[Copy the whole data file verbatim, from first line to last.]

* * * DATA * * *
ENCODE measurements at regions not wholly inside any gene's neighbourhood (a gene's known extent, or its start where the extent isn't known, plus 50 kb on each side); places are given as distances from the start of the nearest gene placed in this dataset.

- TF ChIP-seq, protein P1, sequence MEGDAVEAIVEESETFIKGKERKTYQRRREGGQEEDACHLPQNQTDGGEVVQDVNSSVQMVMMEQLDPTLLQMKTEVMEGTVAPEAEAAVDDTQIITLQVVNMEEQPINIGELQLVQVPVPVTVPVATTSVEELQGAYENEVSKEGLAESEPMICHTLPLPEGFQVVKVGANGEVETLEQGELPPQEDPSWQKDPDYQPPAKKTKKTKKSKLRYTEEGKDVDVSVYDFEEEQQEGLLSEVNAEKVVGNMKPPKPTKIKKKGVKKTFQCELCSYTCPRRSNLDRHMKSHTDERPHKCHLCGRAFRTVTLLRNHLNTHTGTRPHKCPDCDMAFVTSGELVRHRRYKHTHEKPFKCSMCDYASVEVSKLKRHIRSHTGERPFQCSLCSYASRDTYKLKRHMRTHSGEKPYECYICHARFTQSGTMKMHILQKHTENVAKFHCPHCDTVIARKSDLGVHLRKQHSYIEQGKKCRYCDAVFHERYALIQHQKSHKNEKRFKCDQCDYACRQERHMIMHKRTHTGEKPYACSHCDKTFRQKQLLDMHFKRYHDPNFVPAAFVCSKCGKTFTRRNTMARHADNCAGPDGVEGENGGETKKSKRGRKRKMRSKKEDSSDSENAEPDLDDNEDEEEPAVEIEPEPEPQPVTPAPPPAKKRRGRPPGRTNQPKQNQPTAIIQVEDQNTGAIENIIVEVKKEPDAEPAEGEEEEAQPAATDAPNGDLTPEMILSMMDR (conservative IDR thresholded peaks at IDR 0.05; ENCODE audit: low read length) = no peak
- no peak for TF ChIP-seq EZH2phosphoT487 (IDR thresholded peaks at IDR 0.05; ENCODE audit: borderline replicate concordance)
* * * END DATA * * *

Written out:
ENCODE measurements at regions not wholly inside any gene's neighbourhood (a gene's known extent, or its start where the extent isn't known, plus 50 kb on each side); places are given as distances from the start of the nearest gene placed in this dataset.

- TF ChIP-seq, protein P1, sequence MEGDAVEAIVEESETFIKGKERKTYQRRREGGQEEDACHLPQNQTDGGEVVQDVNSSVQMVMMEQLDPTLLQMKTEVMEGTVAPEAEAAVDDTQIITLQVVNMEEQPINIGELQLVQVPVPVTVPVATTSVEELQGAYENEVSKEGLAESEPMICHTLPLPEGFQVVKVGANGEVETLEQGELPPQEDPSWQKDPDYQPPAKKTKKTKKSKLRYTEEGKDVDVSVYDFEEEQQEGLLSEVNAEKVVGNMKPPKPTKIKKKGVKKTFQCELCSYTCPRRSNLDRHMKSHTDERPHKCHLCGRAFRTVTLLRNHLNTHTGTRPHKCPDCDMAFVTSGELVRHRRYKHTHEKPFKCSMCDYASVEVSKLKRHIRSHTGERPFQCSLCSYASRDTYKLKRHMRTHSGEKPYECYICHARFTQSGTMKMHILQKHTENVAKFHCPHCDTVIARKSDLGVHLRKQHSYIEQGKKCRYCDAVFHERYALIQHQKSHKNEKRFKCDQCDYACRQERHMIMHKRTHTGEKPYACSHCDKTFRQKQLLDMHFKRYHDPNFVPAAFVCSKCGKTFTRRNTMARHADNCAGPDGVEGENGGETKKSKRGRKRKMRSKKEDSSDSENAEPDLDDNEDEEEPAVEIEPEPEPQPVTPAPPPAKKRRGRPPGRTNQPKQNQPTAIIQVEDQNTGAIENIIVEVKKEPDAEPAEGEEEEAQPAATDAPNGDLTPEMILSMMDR (conservative IDR thresholded peaks at IDR 0.05; ENCODE audit: low read length) = no peak
- no peak for TF ChIP-seq EZH2phosphoT487 (IDR thresholded peaks at IDR 0.05; ENCODE audit: borderline replicate concordance)